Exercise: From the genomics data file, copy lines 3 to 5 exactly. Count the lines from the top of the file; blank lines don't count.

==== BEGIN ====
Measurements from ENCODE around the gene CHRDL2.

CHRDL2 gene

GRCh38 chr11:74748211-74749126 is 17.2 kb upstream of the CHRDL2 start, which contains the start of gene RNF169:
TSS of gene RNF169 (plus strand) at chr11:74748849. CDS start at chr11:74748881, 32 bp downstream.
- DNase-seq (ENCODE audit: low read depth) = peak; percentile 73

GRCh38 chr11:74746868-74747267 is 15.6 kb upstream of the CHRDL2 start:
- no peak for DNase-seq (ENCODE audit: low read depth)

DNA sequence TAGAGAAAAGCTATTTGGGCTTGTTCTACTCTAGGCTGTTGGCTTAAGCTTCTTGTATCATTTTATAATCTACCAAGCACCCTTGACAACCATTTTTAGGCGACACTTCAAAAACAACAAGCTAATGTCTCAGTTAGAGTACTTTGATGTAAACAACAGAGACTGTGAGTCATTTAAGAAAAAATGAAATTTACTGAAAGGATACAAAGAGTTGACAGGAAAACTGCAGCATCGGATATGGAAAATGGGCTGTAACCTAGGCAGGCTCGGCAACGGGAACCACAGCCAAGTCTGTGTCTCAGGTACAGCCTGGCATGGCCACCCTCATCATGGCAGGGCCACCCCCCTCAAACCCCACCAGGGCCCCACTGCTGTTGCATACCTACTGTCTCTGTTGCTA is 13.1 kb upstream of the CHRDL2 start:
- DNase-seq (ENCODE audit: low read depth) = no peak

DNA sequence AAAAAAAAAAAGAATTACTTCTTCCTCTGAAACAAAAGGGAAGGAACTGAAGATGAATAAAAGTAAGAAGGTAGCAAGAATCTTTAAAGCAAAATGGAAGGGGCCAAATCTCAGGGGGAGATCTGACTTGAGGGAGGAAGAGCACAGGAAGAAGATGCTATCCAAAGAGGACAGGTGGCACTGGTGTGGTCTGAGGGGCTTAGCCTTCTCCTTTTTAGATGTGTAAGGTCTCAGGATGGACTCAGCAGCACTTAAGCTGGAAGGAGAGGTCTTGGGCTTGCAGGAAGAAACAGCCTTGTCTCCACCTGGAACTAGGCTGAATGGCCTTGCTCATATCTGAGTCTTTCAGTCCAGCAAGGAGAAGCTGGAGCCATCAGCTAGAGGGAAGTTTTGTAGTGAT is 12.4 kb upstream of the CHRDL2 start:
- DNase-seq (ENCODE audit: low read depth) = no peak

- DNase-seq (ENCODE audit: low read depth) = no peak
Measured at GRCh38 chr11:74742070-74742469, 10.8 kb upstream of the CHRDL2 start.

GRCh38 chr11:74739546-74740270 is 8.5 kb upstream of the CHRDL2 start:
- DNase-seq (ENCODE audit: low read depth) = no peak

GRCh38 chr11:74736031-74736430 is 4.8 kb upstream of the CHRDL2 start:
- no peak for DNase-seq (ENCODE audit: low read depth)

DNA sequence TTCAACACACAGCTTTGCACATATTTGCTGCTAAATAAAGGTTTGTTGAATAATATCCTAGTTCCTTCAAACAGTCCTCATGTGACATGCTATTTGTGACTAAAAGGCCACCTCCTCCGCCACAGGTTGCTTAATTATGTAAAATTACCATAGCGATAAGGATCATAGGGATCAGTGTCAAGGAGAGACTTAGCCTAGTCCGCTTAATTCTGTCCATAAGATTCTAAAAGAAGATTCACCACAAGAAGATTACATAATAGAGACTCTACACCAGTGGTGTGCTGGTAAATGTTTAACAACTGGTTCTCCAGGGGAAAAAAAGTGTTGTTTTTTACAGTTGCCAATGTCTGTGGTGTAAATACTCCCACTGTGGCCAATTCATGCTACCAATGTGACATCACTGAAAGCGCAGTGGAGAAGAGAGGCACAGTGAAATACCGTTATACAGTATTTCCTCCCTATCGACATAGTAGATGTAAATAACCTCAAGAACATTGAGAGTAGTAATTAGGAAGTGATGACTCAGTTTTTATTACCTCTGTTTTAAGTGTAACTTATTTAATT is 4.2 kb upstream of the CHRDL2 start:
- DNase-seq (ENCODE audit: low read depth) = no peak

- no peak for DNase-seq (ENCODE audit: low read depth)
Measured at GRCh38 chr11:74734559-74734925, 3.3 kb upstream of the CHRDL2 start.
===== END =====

GRCh38 chr11:74748211-74749126 is 17.2 kb upstream of the CHRDL2 start, which contains the start of gene RNF169:
TSS of gene RNF169 (plus strand) at chr11:74748849. CDS start at chr11:74748881, 32 bp downstream.
- DNase-seq (ENCODE audit: low read depth) = peak; percentile 73